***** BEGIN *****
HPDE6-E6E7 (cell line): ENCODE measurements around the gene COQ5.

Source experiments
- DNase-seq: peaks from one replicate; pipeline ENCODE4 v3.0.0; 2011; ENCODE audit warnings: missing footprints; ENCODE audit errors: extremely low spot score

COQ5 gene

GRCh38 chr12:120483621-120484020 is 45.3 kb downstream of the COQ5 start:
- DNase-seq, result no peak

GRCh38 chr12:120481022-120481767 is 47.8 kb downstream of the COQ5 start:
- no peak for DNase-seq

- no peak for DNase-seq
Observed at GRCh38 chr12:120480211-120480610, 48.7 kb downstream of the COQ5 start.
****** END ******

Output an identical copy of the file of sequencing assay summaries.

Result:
HPDE6-E6E7 (cell line): ENCODE measurements around the gene COQ5.

Source experiments
- DNase-seq: peaks from one replicate; pipeline ENCODE4 v3.0.0; 2011; ENCODE audit warnings: missing footprints; ENCODE audit errors: extremely low spot score

COQ5 gene

GRCh38 chr12:120483621-120484020 is 45.3 kb downstream of the COQ5 start:
- DNase-seq, result no peak

GRCh38 chr12:120481022-120481767 is 47.8 kb downstream of the COQ5 start:
- no peak for DNase-seq

- no peak for DNase-seq
Observed at GRCh38 chr12:120480211-120480610, 48.7 kb downstream of the COQ5 start.